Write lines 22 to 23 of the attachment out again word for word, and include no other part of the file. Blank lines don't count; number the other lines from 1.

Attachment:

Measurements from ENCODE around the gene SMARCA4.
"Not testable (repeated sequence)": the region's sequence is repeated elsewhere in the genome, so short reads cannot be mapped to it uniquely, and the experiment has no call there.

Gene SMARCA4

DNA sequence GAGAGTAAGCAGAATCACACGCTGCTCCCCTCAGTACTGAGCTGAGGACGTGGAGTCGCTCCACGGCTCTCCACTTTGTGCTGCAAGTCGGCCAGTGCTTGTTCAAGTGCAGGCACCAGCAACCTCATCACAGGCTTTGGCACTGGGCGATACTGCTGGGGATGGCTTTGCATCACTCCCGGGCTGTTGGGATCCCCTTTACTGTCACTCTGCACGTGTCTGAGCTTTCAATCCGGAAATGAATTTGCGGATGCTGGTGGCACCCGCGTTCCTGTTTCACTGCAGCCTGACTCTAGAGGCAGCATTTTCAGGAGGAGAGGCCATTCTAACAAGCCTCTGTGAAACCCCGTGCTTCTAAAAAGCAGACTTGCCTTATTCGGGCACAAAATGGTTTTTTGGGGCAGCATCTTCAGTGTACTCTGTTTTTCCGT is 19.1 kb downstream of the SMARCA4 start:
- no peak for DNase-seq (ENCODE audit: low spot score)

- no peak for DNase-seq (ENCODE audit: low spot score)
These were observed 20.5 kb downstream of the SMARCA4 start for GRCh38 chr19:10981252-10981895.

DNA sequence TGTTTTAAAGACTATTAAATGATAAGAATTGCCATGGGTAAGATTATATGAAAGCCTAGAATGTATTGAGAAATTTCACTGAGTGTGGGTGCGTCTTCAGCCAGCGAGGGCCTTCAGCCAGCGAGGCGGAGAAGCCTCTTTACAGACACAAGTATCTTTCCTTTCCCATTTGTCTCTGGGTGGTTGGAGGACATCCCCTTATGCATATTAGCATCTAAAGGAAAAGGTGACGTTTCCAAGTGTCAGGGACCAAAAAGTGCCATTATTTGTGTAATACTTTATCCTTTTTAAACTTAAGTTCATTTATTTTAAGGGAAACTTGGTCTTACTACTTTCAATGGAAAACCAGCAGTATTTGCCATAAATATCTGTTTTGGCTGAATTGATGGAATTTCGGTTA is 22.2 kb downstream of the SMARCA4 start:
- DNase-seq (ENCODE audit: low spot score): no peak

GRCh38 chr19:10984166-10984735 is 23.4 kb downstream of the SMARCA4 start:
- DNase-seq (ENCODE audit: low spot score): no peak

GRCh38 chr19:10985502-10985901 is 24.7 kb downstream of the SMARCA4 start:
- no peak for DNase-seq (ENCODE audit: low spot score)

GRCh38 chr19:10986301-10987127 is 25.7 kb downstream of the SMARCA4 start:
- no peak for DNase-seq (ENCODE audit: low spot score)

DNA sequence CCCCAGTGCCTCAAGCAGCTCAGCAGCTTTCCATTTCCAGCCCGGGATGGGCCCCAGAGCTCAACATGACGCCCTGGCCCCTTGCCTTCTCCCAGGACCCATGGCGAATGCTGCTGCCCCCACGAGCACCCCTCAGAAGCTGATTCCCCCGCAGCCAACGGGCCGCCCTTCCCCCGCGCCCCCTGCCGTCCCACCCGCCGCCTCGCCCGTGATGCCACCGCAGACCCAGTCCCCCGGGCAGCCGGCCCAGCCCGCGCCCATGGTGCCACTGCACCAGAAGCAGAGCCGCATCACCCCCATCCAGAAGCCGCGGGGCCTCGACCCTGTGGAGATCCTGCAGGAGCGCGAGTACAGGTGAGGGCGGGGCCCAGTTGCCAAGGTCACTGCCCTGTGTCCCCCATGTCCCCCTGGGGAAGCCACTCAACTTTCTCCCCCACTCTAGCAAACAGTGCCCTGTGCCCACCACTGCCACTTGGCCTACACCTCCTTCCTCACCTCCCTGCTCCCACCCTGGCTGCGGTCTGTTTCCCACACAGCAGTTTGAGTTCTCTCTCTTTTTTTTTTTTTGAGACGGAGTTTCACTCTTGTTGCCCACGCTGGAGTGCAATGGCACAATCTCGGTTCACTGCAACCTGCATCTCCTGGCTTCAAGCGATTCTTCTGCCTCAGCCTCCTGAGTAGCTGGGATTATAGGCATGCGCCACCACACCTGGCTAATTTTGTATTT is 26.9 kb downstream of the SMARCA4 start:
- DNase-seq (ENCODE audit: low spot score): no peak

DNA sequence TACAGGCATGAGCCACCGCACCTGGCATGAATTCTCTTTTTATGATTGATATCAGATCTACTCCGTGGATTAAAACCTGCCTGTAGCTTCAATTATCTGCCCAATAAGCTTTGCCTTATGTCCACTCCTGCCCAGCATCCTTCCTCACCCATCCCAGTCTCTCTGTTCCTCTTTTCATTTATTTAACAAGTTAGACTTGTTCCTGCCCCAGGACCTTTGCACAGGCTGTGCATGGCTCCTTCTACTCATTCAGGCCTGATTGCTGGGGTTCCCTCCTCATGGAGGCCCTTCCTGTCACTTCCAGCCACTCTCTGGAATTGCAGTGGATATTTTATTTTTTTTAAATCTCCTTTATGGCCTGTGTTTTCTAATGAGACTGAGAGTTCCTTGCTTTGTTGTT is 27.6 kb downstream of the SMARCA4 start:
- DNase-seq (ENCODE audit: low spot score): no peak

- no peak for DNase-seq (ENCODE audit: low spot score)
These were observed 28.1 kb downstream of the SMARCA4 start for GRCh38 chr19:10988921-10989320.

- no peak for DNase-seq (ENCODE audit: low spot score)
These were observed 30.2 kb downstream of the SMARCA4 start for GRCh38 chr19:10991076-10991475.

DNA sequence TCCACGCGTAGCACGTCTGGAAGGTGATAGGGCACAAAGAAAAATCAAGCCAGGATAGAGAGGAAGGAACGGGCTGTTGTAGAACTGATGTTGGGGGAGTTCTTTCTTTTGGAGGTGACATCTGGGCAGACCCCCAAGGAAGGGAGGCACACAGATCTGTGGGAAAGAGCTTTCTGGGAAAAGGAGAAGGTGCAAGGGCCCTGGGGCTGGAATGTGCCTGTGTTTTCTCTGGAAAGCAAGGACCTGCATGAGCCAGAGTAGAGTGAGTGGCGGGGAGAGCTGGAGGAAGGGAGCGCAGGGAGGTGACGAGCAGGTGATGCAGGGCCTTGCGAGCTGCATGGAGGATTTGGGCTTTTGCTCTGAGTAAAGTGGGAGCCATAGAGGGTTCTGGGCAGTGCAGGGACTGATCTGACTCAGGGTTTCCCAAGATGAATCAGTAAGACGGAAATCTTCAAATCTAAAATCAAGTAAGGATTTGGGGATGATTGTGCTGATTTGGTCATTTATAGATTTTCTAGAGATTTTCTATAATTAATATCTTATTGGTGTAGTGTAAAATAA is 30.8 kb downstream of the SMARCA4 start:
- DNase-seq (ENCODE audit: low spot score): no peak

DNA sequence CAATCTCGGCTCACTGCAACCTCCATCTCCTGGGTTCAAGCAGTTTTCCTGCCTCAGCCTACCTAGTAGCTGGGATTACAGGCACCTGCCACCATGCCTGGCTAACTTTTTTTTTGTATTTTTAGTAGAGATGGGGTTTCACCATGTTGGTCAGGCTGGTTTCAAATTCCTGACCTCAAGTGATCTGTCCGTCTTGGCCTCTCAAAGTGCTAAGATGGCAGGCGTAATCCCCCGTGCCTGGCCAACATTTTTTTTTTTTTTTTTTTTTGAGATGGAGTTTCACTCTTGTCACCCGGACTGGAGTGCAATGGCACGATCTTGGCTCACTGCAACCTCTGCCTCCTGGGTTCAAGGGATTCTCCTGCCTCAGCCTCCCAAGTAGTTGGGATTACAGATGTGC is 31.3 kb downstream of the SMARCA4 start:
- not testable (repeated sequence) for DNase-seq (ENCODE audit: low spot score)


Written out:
- no peak for DNase-seq (ENCODE audit: low spot score)
These were observed 30.2 kb downstream of the SMARCA4 start for GRCh38 chr19:10991076-10991475.